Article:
This record continues to inspire me to create music that is dynamic and surprising, that carries meaning and message. I find that listening to this record front to back is still a really liberating experience, as we broker a sense of place in a broken world.

Listen Here

Mitch (bass)

Harm’s Way – Isolation (2011)

This record came out when Tom and I were playing in a melodic hardcore band (actually, most of us were in melodic HC bands at the time). It was the hardest record out, and really informed how I approached writing and playing music from then on.

Aesthetically it is a very in your face record and I think that’s how records from an “in your face” genre of music should be. The whole band including vocals is used as a rhythm section which lends a massive gravity to the whole sound. Add in heavily distorted bass, evil single note riffs, noise and the Boss Heavy Metal pedal and you have one of the best metallic hardcore sounds ever.

Since this record was released, I have always kept some kind of distortion and delay pedal on my pedalboard. Check out the breakdown at the end of ‘Breeding Grounds’, god damn.

Jai (drums)

August Burns Red – Messengers (2007)

Growing up in the church, you already know August Burns Red are gonna be influential in some way. I think I first heard this record in 2009. A friend of ours gave me a USB with a whole bunch of music on it like La Dispute, As Cities Burn etc. He told me to listen to a song called “Back Burner” by August Burns Red – “it’s got sick breakdowns!” And of course it did, and I thought it was the sickest. They were rhythmically a bit technical and the China tone was sooooo shit which just made it that much better. But from start to finish the whole record was just fast, powerful, full of blast beats and breakdowns with some melodic parts and it just blew my mind. Twelve years later and this record still slaps and still has a huge influence in the way I play and write music. ABR FOREVER BABY!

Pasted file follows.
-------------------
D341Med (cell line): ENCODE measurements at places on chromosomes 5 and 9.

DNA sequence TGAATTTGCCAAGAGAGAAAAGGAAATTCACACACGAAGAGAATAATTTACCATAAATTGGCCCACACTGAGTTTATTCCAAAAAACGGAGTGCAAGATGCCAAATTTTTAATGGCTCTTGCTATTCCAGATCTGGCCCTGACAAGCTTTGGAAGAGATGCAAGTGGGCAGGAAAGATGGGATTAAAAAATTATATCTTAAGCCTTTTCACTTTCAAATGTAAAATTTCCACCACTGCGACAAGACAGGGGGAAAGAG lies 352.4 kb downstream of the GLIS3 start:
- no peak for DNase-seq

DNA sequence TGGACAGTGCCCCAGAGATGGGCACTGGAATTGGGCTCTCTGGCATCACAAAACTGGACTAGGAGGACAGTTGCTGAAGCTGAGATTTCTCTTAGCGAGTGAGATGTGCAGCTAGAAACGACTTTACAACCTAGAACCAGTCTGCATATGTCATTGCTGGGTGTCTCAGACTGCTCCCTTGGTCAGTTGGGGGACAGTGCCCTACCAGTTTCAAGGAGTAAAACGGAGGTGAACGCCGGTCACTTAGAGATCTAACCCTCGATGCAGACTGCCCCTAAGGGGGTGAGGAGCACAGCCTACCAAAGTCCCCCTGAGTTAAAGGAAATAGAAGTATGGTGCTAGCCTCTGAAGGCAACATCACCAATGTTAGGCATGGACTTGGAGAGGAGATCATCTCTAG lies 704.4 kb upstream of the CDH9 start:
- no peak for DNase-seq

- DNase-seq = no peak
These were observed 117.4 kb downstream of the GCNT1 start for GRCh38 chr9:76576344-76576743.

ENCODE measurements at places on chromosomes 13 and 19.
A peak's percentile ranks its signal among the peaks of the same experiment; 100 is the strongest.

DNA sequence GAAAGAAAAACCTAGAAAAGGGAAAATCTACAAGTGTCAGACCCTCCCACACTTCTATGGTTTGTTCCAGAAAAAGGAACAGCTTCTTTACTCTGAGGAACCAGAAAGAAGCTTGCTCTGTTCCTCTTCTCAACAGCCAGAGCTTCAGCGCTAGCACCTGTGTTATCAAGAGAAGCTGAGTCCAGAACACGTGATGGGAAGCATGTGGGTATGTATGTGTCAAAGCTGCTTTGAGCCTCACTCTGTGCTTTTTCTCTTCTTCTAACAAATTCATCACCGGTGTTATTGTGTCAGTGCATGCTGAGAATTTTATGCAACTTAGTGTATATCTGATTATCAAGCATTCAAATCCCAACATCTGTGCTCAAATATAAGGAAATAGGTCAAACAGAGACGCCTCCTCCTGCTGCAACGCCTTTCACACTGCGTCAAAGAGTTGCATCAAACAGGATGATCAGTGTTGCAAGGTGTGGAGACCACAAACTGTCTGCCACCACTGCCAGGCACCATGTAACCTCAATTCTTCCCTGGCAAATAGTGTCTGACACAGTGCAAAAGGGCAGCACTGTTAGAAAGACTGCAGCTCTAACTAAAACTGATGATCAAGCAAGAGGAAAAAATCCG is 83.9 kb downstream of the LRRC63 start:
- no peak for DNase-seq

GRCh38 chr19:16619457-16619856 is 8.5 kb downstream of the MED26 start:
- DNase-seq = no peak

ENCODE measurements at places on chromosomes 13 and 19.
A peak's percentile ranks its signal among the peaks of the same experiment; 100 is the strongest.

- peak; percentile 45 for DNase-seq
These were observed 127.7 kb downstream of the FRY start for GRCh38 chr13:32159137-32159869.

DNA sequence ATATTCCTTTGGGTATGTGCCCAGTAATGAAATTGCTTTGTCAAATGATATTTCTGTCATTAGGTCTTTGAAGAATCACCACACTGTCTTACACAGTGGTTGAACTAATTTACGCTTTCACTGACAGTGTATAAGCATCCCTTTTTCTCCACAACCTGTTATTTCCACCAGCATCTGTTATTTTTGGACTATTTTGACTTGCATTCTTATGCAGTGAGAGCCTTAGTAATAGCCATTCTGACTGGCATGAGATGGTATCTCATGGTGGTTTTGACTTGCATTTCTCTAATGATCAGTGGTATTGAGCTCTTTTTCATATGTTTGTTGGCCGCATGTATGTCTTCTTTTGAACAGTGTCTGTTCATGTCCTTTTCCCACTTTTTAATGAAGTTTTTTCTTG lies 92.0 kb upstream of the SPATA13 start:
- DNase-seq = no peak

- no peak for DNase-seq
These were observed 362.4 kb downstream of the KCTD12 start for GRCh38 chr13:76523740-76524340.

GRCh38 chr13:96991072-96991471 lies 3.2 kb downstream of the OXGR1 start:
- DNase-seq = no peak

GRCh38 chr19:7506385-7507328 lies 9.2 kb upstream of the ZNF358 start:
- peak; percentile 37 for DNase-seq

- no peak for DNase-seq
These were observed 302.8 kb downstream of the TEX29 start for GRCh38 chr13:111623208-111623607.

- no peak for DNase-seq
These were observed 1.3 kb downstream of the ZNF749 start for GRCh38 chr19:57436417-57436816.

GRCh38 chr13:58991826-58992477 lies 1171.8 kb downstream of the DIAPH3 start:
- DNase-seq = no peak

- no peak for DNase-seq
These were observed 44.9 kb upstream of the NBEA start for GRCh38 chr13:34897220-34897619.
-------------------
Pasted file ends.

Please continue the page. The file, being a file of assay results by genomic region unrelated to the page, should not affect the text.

Tom (guitar)

Slipknot – Slipknot (1999)

I was roughly thirteen years old when I was introduced to the metal world, namely through a mix CD my cousin made for me for a birthday one year. It had the likes of Korn, Trivium, Hawthorne Heights and, yup, Slipknot. This was the first time I’d ever heard things like double kicks, blast beats and yelling and I was enthralled.

I remember one night after sleep walking through my house, my parents thought I was on drugs because I had massive pupils and wasn’t very responsive, and after finding out I wasn’t high, blamed my weird sleep walking to the “screamo” music I was listening to, and actually told me to stop. I didn’t. If anything it pushed me further down the heavy music road. I remember ignorantly listening to this stuff on the bus to and from school without headphones on my phone or MP3 player, pissing off and getting weird looks from the other kids, I didn’t care though. This then opened the door to me getting into things like hardcore, metalcore, punk, melodic hardcore and starting bands and going to shows like this, making the friends I have today. For that I’m grateful.

In regards to how this influenced my writing as a guitar player, I’ve never really considered myself a great guitarist because I could never play this stuff, which I think is what piqued my interest in the production/engineering world, which is what I do for work now. However, with Burn in Hell’s new record, we decided to push our envelope outside of the normal tropes of heavy hardcore and a bit more on the heavy/weird side of metal (I.e. Converge, Cult Leader etc.), you can hear in “Bound” the stomp-y two step section that goes into a four on the floor beat over the same riff, which I think was definitely inspired by Slipknot.

Joshua Bulleid

Published 3 years ago